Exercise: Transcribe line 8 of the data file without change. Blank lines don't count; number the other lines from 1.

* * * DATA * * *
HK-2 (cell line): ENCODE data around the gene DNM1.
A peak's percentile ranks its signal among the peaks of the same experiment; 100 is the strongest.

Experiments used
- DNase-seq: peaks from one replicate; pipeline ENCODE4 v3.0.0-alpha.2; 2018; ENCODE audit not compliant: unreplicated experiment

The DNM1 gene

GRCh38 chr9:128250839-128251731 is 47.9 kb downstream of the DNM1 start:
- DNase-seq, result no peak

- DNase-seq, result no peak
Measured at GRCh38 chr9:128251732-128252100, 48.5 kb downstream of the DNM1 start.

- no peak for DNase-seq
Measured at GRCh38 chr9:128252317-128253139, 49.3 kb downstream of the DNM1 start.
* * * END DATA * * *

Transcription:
- DNase-seq, result no peak